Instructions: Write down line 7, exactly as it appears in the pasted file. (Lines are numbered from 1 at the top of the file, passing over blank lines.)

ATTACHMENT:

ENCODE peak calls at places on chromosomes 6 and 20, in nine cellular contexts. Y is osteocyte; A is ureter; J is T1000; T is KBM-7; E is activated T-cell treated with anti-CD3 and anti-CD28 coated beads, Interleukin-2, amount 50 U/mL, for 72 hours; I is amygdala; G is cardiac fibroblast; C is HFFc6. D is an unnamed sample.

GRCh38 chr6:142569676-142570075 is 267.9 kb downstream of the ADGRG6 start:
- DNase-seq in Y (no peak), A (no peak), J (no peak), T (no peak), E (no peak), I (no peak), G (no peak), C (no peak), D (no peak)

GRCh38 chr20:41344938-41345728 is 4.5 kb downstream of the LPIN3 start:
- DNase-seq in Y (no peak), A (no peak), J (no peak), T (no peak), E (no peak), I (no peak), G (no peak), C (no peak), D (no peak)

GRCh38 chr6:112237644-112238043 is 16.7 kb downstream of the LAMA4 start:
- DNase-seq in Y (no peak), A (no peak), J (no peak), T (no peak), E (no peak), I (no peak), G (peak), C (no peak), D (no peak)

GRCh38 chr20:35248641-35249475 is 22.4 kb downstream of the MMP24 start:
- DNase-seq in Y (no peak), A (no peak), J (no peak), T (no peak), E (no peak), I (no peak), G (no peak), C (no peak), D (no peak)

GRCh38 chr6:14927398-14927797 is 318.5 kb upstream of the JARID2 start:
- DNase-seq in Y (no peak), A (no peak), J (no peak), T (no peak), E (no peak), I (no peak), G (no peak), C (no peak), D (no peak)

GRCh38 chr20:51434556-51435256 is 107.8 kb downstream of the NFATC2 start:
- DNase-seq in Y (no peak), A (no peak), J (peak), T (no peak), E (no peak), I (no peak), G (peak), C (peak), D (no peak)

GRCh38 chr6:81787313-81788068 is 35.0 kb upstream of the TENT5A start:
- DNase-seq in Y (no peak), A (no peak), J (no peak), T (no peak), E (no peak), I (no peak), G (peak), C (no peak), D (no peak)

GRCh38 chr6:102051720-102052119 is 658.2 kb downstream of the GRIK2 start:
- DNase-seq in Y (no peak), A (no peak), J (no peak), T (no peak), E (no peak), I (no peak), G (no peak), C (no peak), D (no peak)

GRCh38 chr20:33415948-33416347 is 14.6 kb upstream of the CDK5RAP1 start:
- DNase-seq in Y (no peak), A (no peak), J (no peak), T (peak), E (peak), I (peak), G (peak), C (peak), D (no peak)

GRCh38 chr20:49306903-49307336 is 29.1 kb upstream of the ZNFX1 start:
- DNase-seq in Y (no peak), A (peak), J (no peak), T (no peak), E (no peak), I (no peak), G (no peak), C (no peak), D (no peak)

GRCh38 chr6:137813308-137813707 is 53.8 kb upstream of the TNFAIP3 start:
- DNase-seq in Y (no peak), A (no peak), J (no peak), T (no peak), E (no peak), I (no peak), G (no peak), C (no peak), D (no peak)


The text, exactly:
- DNase-seq in Y (no peak), A (no peak), J (no peak), T (no peak), E (no peak), I (no peak), G (peak), C (no peak), D (no peak)